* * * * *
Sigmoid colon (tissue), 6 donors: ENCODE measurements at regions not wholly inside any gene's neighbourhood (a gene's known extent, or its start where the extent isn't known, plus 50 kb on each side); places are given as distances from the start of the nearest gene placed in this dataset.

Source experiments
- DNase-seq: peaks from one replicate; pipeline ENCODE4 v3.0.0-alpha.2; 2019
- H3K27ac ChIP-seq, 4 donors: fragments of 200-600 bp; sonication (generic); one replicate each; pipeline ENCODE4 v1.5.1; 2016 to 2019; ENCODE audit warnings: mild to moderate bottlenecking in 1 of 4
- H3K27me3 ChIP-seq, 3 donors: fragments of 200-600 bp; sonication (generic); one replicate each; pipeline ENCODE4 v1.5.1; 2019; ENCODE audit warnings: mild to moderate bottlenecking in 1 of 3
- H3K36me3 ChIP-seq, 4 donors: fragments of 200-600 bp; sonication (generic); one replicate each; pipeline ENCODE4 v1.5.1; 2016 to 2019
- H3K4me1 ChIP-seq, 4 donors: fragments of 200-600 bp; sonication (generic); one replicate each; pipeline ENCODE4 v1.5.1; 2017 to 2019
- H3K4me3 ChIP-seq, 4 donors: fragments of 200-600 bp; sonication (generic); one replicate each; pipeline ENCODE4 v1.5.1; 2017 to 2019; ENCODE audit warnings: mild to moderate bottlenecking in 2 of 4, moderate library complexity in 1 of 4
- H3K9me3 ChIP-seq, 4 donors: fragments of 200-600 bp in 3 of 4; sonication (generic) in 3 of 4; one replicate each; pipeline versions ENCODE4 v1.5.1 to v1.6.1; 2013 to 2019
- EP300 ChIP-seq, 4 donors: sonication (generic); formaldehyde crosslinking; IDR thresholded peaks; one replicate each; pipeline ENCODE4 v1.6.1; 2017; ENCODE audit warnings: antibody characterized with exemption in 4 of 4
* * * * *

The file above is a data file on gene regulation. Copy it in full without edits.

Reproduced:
Sigmoid colon (tissue), 6 donors: ENCODE measurements at regions not wholly inside any gene's neighbourhood (a gene's known extent, or its start where the extent isn't known, plus 50 kb on each side); places are given as distances from the start of the nearest gene placed in this dataset.

Source experiments
- DNase-seq: peaks from one replicate; pipeline ENCODE4 v3.0.0-alpha.2; 2019
- H3K27ac ChIP-seq, 4 donors: fragments of 200-600 bp; sonication (generic); one replicate each; pipeline ENCODE4 v1.5.1; 2016 to 2019; ENCODE audit warnings: mild to moderate bottlenecking in 1 of 4
- H3K27me3 ChIP-seq, 3 donors: fragments of 200-600 bp; sonication (generic); one replicate each; pipeline ENCODE4 v1.5.1; 2019; ENCODE audit warnings: mild to moderate bottlenecking in 1 of 3
- H3K36me3 ChIP-seq, 4 donors: fragments of 200-600 bp; sonication (generic); one replicate each; pipeline ENCODE4 v1.5.1; 2016 to 2019
- H3K4me1 ChIP-seq, 4 donors: fragments of 200-600 bp; sonication (generic); one replicate each; pipeline ENCODE4 v1.5.1; 2017 to 2019
- H3K4me3 ChIP-seq, 4 donors: fragments of 200-600 bp; sonication (generic); one replicate each; pipeline ENCODE4 v1.5.1; 2017 to 2019; ENCODE audit warnings: mild to moderate bottlenecking in 2 of 4, moderate library complexity in 1 of 4
- H3K9me3 ChIP-seq, 4 donors: fragments of 200-600 bp in 3 of 4; sonication (generic) in 3 of 4; one replicate each; pipeline versions ENCODE4 v1.5.1 to v1.6.1; 2013 to 2019
- EP300 ChIP-seq, 4 donors: sonication (generic); formaldehyde crosslinking; IDR thresholded peaks; one replicate each; pipeline ENCODE4 v1.6.1; 2017; ENCODE audit warnings: antibody characterized with exemption in 4 of 4